Hey Pack! We finally had a week without storms on our survival retreat. It still rained some in the evenings, which caused a big waste of hay on some area farms that had baled. I am so concerned about the availability and price this year.
But we were also super productive. The only prepping purchases we made this week were parts for the Massey Ferguson tractor and the Polaris Ranger. Since neither were working as they should and they are valuable SHTF equipment, it was money well spent.
We spent most of the week working in our gardens and apothecary patch, and foraging. Well, the foraging of course, led to a lot of time in the kitchen making salves, tinctures, and wound washes, and dehydrating.
This week I made 20 containers of jewelweed and plantain salve. I kept a couple for use here, on our prepper retreat, while the others are being given to a combination of tribe members and not really preppers but self-reliant country folks friends.
My hope is (as I stated here before when referencing the old vacation Bible school prompt) to coax others to come with you the next night of fun classes, that sharing the bounty of our land with others will enlighten them about the importance of survival homesteading.
Our youngest grandkiddos learned how to find and use the jewelweed plant this week as part of their homesteading homeschool education. They are really going to love the new plant they learned to identify when its flowers come on, and they get to them exploding seed “bombs.” All the tribe kiddos love the “popper plants”.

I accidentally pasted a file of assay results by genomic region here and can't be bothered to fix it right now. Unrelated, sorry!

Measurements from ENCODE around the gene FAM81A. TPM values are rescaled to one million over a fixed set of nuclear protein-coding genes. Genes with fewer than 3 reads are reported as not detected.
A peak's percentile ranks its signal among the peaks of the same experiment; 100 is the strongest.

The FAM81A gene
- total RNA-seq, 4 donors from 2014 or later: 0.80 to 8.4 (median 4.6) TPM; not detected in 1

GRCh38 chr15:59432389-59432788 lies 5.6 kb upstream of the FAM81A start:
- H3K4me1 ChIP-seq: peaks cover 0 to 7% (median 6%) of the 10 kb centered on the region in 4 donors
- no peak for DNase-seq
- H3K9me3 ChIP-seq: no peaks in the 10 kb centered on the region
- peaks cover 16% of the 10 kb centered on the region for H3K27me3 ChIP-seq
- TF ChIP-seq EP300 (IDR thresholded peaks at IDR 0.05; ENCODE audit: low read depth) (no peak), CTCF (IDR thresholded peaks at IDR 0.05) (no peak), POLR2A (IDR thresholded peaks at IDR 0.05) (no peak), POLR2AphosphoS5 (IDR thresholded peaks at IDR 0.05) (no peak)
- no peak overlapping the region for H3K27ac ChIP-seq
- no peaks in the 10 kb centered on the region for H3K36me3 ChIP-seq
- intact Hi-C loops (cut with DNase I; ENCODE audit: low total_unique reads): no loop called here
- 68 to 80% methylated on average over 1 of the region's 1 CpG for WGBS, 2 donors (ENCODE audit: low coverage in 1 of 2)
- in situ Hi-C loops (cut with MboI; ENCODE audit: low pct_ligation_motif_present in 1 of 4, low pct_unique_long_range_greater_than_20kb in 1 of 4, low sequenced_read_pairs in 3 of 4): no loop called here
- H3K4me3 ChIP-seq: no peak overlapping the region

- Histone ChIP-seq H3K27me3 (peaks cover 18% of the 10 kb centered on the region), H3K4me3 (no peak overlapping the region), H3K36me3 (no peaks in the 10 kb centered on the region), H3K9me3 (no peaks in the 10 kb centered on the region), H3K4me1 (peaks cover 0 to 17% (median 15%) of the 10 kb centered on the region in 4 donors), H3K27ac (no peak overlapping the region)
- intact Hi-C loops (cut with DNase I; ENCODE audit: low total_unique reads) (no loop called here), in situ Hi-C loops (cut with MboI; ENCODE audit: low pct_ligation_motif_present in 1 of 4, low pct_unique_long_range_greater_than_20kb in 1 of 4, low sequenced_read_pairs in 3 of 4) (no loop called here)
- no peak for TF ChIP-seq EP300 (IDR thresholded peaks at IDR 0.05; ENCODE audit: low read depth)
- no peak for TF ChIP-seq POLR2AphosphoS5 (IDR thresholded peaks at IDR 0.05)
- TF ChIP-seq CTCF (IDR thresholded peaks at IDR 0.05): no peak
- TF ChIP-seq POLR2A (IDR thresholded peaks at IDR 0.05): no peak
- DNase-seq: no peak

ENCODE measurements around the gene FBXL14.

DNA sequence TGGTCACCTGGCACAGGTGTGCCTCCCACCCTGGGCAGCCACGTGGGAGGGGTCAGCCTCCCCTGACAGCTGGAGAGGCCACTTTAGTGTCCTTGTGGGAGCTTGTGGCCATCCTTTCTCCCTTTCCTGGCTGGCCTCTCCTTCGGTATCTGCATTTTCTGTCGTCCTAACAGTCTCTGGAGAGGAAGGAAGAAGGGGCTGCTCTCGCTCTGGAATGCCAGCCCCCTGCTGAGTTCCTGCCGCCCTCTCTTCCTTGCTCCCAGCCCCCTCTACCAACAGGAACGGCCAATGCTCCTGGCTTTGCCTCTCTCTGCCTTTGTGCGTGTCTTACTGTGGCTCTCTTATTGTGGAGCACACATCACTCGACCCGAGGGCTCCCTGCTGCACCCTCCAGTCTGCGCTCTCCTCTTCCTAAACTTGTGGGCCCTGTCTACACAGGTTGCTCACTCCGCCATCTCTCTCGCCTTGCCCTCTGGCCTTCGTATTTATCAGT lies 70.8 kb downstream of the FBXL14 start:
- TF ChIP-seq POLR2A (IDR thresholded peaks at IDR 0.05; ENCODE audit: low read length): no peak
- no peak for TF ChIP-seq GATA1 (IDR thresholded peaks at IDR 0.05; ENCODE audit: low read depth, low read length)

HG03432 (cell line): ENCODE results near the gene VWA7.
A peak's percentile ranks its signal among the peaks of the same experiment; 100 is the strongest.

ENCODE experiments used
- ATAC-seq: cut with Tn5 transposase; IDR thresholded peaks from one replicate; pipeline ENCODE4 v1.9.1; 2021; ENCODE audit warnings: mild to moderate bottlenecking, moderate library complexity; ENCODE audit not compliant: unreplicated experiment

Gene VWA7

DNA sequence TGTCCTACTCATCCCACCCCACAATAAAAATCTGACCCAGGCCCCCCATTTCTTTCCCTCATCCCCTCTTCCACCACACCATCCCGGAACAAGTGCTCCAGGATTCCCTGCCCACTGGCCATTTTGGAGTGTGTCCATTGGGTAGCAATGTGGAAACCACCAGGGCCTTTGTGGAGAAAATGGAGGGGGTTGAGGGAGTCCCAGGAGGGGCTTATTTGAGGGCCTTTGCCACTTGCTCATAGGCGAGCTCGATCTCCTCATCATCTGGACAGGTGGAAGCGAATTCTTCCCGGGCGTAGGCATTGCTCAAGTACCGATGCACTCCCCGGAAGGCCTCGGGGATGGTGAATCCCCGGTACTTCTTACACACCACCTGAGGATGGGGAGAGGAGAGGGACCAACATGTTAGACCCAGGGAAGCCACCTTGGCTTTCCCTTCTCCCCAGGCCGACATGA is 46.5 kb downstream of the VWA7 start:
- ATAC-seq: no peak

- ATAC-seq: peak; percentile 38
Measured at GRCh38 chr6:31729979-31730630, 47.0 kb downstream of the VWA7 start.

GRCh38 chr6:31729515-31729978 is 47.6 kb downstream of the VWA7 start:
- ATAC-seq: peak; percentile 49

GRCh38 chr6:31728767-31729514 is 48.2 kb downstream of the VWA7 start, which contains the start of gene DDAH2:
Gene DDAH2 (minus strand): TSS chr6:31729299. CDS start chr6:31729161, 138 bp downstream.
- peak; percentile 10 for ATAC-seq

I also made some jewelweed tincture to use as wound washes. The kids helped make them, tearing up the leaves into little bits got them really involved in the process. I used the experience to teach them about measuring and following direction, as well. School can be such a great adventure when done properly.
The grandkiddos and I also gathered plantain to make a different kind of salve as well as some tinctures. The first thing they asked when I was teaching the 3 and 4 year olds how to identify broadleaf plantain was if you could eat it. How many kids in our modern world would even think to ask that question? Outside of homesteading and prepper kids, I figure darn few.
We discovered some more wild grapes and a few shellbark hickory trees on our land. I thought we only had shagbark hickory, so it was a pleasant surprise. The “king nuts” on the shellbark are not only larger, but far tastier.
Our black raspberries are coming on nicely, so a lot of berry picking was on the agenda this week. The kiddos kept stealing them back out of our bag when I wasn’t looking, so I am not sure how many we actually found thanks to the cute little munchers.
I learned about cloudberries when writing an article for New Life On The Homestead this week. I had never heard about them before and am very intrigued. In the United States they only grow in a couple places, Alaska, Montana, and Washington state, if I am recalling correctly.
If any pack members are familiar with cloudberries, please share what they taste like in our comments section, I am very curious. It is hard to believe each tiny berry contains as much vitamin C as an orange.
Rose hips are about to be my gardening fail for the year. They just refuse to grow. My dwarf moringa trees are hanging on, for now. They got too spindly right before moving them outdoors.
Dampness is really hard on them and with all of this rain, I figure they might be a survival apothecary failure as well. I am going to order more seeds and give it another shot since we are hopefully past the rain that has plagued us for what feels like two years straight now.
Oh, and a lot of fun target practice occurred on our shooting range. Non-preppers sure are missing out on all of the joy that living a self-reliant lifestyle brings!
This Week’s Questions
- Do you forage and use jewelweed in home remedies? If so, how?
- Do you forage and use broadleaf plantain?
- How are your gardens and apothecary patches growing – great successes or failures?
- What did you do to prep this week?